They have announced that they would intensify their steps against Israel, including staging mass demonstrations in the West Bank, encouraging the international community to impose sanctions, and ending the security co-operation that has helped prevent many militant attacks in recent years.

On the international front, Israel fears that the Palestinians will pursue International Criminal Court (ICC) action against Israeli officials based on the Hague’s ruling that displacing population off occupied territory is a war crime. Such charges are not likely to get anywhere in real terms of prosecution of Israeli officials, but the acceptance of a case by the ICC prosecutor is in itself a major boost to the Palestinians.

As Yasser Abed Rabbo, secretary-general of the Palestine Liberation Organisation, put it, “We have to prepare ourselves for a long and tough battle. We will use all the political tools available.”

The bulk of the international community is behind the Palestinians as was evidenced in the overwhelming endorsement of the upgraded status for Palestine in the UN General Assembly.

That support was manifested in a statement issued by European Union (EU) Foreign Policy Chief Catherine Ashton last week condemning Israel’s decision to go forward with plans to build thousands of housing units for Jewish settlers in the occupied territories.

Ashton reiterated the EU’s disapproval of settlement construction and pledged to take action against such measures. But the pledge was rather vague.

“The EU has never been clearer than it was on 10 December in voicing its strong opposition to settlement expansion,” she said. “The EU particularly opposes the implementation of plans which seriously undermine the prospects of a negotiated resolution of the conflict by jeopardising the possibility of a contiguous and viable Palestinian state and of Jerusalem as the future capital of two states.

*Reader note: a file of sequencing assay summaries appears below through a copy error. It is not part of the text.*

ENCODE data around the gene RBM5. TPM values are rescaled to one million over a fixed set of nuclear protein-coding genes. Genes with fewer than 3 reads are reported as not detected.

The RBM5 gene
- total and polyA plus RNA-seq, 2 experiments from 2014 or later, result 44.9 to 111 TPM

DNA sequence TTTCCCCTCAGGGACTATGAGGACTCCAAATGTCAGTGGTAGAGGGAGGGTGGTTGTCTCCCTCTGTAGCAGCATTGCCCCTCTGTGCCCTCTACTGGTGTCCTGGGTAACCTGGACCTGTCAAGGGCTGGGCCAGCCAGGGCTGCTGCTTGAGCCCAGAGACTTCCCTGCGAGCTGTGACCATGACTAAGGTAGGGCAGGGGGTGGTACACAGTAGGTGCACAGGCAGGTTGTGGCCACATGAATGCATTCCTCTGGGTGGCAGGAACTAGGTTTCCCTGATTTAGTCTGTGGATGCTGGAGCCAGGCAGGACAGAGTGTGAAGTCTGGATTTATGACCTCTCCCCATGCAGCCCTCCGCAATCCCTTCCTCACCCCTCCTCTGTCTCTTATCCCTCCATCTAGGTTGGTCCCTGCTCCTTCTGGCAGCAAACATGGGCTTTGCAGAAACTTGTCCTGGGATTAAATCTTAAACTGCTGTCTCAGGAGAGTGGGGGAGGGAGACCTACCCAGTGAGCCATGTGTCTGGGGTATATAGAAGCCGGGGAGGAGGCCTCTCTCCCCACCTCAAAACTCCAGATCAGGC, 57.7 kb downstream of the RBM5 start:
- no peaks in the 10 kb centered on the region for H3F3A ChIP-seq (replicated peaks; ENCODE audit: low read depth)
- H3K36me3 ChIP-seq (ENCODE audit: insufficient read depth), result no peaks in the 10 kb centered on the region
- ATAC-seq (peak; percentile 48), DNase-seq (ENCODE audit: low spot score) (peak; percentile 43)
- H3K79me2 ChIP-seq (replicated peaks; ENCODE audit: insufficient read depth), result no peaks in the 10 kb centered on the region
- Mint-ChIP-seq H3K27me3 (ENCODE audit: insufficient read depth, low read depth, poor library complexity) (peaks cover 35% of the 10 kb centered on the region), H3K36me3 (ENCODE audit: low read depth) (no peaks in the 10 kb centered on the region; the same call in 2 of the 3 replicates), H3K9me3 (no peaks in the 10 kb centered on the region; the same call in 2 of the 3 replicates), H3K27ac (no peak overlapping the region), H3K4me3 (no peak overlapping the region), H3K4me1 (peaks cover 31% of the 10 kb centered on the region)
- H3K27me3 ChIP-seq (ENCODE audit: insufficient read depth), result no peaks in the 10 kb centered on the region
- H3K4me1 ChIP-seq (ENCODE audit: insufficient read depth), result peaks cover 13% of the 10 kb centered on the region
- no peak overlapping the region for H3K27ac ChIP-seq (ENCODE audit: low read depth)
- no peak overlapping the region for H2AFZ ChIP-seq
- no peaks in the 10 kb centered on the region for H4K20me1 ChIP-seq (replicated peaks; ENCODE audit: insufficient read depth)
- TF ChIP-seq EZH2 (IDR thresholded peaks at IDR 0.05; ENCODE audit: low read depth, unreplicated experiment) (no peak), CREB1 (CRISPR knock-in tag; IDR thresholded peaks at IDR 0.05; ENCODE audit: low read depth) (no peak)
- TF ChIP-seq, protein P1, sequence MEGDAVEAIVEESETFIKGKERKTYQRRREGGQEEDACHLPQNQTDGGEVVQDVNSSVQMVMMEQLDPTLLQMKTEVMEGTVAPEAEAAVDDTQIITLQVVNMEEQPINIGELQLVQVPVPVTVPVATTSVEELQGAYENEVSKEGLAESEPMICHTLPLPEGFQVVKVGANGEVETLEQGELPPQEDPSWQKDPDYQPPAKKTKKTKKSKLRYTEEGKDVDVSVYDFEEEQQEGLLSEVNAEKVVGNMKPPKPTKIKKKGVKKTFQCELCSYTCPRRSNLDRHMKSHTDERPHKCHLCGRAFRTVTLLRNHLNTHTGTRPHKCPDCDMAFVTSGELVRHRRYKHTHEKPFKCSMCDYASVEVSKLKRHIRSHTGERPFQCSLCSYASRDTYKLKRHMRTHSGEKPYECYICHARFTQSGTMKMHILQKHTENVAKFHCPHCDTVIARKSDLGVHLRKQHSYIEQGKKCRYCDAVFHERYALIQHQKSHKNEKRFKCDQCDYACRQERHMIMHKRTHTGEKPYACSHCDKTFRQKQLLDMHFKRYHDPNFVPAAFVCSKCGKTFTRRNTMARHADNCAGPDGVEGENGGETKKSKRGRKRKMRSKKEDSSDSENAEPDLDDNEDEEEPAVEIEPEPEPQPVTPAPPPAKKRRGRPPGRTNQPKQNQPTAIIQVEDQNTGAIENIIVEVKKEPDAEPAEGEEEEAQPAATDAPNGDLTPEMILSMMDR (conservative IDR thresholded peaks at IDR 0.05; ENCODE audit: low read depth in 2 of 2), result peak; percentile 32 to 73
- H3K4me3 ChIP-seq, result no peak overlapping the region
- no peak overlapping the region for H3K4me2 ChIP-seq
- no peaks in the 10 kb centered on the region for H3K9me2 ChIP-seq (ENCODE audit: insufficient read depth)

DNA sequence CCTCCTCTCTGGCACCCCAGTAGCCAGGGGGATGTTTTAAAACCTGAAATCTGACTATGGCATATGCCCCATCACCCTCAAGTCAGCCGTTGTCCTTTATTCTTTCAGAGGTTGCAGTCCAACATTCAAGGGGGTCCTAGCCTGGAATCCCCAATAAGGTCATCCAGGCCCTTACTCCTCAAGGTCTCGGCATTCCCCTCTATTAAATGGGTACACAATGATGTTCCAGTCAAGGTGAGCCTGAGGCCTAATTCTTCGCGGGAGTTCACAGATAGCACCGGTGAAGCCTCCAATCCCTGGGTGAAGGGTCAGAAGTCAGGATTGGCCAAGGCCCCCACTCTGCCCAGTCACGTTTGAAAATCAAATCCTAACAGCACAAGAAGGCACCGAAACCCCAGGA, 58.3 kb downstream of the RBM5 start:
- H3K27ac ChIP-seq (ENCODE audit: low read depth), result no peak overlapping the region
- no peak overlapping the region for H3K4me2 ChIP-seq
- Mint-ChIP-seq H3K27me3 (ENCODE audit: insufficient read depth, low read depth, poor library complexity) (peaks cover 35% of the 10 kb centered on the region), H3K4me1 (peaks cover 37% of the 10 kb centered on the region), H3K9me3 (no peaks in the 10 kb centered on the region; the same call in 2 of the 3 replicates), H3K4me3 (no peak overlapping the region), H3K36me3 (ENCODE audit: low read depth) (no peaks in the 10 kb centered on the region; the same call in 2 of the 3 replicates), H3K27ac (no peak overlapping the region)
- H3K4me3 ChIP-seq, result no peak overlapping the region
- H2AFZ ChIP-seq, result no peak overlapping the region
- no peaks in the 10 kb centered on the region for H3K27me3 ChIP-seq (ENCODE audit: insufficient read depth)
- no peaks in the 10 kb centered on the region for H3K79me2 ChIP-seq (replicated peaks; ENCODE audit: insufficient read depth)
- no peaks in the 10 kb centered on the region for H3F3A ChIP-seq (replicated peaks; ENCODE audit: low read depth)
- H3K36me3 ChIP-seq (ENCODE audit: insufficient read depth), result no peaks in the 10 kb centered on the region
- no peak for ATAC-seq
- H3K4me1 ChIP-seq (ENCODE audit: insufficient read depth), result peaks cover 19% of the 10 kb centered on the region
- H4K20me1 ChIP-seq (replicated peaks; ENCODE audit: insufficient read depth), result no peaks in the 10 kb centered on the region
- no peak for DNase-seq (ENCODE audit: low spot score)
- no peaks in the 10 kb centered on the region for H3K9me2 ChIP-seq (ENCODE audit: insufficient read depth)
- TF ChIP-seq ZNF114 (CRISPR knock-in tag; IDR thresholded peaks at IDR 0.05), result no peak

“In the light of its core objective of achieving the two-state solution, the EU will closely monitor the situation and its broader implications, and act accordingly.”

British Foreign Secretary William Hague also has warned that the latest Israeli building plans would make the establishment of a Palestinian state alongside Israel, with Jerusalem as a shared capital, “almost inconceivable.”

The Palestinians have taken full advantage of the increase in international support for their case. The only option available to them is through negotiations with Israel, but under the present geopolitical situation, the Jewish state would never give them anything, not even one square metre of land.

As such, the Palestinians have to use every tool in their hands to isolate Israel and bring stronger international pressure against the Jewish state. It would seem to be the toughest task in the world today, but nothing should be deemed impossible in the quest for liberation and independent statehood.
The author, a former Jordanian ambassador, is the
chief editor of  Al Urdun weekly in Amman